(3) Fund distribution activities

As a starting point, the fund is expected to be marketed only to professional investors and managers will have to describe how they will ensure that happens.

The SFC expects fund managers to disclose the method by which the virtual asset fund will be distributed to investors and explain procedures to ensure compliance with selling restrictions of virtual assets (which are set out in the SFC circular dated 1 November 2018). Please see the the circular here.  

To the extent the fund proposes to allow for subscriptions in kind, the manager is also expected to describe how AML, KYC and counter-financing of terrorism measures will be implemented.

(4) Conflicts of interest

The SFC has identified potential conflicts of interests regarding service providers, such as trading platforms that may potentially act for clients and principals when facilitating the distribution of virtual assets. As such, managers should be able to identify potential sources of conflicts and elaborate on the measures put in place to address such conflicts.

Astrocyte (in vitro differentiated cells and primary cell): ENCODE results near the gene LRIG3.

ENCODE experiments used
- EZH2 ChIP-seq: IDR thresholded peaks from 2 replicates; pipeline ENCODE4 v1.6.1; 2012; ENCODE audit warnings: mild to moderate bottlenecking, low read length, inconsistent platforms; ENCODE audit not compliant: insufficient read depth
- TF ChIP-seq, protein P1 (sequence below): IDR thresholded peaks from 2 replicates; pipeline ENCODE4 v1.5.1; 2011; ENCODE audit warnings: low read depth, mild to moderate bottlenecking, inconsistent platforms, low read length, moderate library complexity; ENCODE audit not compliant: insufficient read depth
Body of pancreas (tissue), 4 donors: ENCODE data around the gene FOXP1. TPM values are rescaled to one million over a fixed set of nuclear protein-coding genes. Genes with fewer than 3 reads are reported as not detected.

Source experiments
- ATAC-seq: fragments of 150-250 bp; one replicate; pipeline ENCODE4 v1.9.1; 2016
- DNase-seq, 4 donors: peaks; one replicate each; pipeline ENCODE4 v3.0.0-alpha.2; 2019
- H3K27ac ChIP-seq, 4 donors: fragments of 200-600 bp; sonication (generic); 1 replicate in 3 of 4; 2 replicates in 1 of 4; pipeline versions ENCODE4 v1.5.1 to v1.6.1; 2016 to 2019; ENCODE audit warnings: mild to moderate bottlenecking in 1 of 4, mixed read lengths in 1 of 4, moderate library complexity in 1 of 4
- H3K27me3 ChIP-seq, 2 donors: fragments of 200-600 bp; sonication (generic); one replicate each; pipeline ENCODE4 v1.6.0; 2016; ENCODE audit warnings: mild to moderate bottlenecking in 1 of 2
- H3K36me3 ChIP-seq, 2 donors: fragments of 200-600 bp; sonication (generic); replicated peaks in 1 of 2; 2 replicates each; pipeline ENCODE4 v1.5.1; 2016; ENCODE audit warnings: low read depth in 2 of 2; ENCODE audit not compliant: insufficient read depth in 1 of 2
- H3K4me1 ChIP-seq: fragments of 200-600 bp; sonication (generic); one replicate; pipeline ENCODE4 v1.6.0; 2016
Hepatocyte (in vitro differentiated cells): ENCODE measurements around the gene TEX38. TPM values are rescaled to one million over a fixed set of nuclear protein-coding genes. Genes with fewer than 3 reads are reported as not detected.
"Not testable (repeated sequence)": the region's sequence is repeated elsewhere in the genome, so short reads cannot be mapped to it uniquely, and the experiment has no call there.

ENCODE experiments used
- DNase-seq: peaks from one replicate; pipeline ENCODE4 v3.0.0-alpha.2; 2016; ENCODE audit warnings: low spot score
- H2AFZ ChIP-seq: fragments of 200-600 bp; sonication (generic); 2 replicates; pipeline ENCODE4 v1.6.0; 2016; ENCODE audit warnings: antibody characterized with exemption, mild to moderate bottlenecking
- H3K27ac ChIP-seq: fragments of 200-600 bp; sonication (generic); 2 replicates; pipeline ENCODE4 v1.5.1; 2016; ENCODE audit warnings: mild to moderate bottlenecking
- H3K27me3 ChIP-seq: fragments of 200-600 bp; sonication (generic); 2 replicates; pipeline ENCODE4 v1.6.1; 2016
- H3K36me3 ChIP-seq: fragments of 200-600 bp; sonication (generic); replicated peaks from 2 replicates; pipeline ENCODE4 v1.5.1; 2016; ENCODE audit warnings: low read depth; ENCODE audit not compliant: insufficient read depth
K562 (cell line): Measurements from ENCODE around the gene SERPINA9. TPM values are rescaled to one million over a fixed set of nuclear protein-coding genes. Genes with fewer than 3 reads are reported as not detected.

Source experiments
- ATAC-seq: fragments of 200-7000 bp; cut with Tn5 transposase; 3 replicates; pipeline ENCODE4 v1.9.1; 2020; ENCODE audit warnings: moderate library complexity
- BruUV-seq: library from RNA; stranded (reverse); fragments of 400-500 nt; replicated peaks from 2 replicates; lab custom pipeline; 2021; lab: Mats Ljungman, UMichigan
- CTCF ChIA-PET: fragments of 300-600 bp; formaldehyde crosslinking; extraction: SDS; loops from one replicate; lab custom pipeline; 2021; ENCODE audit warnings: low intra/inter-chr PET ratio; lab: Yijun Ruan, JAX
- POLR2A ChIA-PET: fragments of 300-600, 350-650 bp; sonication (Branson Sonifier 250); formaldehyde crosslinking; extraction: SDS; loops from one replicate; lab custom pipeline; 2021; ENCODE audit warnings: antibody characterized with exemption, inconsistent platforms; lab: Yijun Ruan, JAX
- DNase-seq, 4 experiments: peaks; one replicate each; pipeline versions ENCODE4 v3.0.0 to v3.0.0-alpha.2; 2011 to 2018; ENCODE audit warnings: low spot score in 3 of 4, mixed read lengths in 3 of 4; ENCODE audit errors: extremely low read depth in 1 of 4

(5) Auditors of the fund

Since there are currently no approved standards and practices for auditing and valuation of virtual assets, to protect investors from possible fraudulent activities, potential auditors must be qualified and have experience in assessing those virtual assets that form part of the fund’s investment strategy. Managers should be prepared to answer questions such as the name of the audit firm, the responsible partner, the experience of the auditor in dealing with virtual assets and the steps to be taken by the auditor in verifying the ownership of, and control over, the virtual assets.

(6) Cybersecurity risk management

One of the most significant risks associated with virtual assets is the susceptibility of an online environment to cyber-attacks and network disruption. The SFC therefore expects the applicant to establish robust IT infrastructure and have business contingency arrangements in place to manage potential cybersecurity risks prior to the launching of any virtual asset funds or managing Non-SF Assets.